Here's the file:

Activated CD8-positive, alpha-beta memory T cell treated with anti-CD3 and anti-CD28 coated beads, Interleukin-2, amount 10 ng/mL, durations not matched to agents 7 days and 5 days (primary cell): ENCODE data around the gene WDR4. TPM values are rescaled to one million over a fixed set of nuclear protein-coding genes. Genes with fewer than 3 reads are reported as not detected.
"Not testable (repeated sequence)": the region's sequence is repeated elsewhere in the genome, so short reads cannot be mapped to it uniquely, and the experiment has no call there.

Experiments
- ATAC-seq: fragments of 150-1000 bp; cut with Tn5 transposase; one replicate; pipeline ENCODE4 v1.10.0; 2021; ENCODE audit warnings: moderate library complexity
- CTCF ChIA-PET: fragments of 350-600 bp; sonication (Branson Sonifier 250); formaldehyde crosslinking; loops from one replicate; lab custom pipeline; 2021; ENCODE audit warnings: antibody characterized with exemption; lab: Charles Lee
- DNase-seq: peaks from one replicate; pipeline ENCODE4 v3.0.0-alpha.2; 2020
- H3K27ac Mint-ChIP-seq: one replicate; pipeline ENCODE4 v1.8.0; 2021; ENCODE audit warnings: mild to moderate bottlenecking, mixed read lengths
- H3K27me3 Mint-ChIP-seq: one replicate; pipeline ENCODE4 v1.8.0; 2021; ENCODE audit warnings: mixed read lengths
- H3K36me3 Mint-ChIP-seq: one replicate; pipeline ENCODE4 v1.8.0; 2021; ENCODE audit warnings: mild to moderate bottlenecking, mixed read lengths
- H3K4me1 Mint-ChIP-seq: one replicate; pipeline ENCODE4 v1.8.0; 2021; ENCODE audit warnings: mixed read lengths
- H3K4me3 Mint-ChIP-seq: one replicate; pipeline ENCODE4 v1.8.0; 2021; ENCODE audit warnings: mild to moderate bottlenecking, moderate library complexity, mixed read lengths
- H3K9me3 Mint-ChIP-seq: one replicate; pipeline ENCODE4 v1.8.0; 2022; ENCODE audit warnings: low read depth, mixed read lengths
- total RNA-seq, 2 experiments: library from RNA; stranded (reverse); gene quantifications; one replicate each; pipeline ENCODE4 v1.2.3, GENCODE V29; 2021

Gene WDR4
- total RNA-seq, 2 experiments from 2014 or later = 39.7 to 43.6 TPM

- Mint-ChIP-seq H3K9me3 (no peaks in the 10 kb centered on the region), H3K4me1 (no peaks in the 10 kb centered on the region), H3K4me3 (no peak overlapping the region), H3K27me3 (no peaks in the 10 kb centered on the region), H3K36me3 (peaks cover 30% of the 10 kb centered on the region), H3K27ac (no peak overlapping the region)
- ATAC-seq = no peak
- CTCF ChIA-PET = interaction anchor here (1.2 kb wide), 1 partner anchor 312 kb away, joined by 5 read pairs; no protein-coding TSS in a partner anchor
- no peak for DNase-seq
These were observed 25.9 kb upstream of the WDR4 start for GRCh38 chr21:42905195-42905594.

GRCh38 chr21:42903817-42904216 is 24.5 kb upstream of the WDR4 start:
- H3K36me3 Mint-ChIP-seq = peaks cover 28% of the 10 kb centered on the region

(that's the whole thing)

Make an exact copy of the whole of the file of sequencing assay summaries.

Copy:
Activated CD8-positive, alpha-beta memory T cell treated with anti-CD3 and anti-CD28 coated beads, Interleukin-2, amount 10 ng/mL, durations not matched to agents 7 days and 5 days (primary cell): ENCODE data around the gene WDR4. TPM values are rescaled to one million over a fixed set of nuclear protein-coding genes. Genes with fewer than 3 reads are reported as not detected.
"Not testable (repeated sequence)": the region's sequence is repeated elsewhere in the genome, so short reads cannot be mapped to it uniquely, and the experiment has no call there.

Experiments
- ATAC-seq: fragments of 150-1000 bp; cut with Tn5 transposase; one replicate; pipeline ENCODE4 v1.10.0; 2021; ENCODE audit warnings: moderate library complexity
- CTCF ChIA-PET: fragments of 350-600 bp; sonication (Branson Sonifier 250); formaldehyde crosslinking; loops from one replicate; lab custom pipeline; 2021; ENCODE audit warnings: antibody characterized with exemption; lab: Charles Lee
- DNase-seq: peaks from one replicate; pipeline ENCODE4 v3.0.0-alpha.2; 2020
- H3K27ac Mint-ChIP-seq: one replicate; pipeline ENCODE4 v1.8.0; 2021; ENCODE audit warnings: mild to moderate bottlenecking, mixed read lengths
- H3K27me3 Mint-ChIP-seq: one replicate; pipeline ENCODE4 v1.8.0; 2021; ENCODE audit warnings: mixed read lengths
- H3K36me3 Mint-ChIP-seq: one replicate; pipeline ENCODE4 v1.8.0; 2021; ENCODE audit warnings: mild to moderate bottlenecking, mixed read lengths
- H3K4me1 Mint-ChIP-seq: one replicate; pipeline ENCODE4 v1.8.0; 2021; ENCODE audit warnings: mixed read lengths
- H3K4me3 Mint-ChIP-seq: one replicate; pipeline ENCODE4 v1.8.0; 2021; ENCODE audit warnings: mild to moderate bottlenecking, moderate library complexity, mixed read lengths
- H3K9me3 Mint-ChIP-seq: one replicate; pipeline ENCODE4 v1.8.0; 2022; ENCODE audit warnings: low read depth, mixed read lengths
- total RNA-seq, 2 experiments: library from RNA; stranded (reverse); gene quantifications; one replicate each; pipeline ENCODE4 v1.2.3, GENCODE V29; 2021

Gene WDR4
- total RNA-seq, 2 experiments from 2014 or later = 39.7 to 43.6 TPM

- Mint-ChIP-seq H3K9me3 (no peaks in the 10 kb centered on the region), H3K4me1 (no peaks in the 10 kb centered on the region), H3K4me3 (no peak overlapping the region), H3K27me3 (no peaks in the 10 kb centered on the region), H3K36me3 (peaks cover 30% of the 10 kb centered on the region), H3K27ac (no peak overlapping the region)
- ATAC-seq = no peak
- CTCF ChIA-PET = interaction anchor here (1.2 kb wide), 1 partner anchor 312 kb away, joined by 5 read pairs; no protein-coding TSS in a partner anchor
- no peak for DNase-seq
These were observed 25.9 kb upstream of the WDR4 start for GRCh38 chr21:42905195-42905594.

GRCh38 chr21:42903817-42904216 is 24.5 kb upstream of the WDR4 start:
- H3K36me3 Mint-ChIP-seq = peaks cover 28% of the 10 kb centered on the region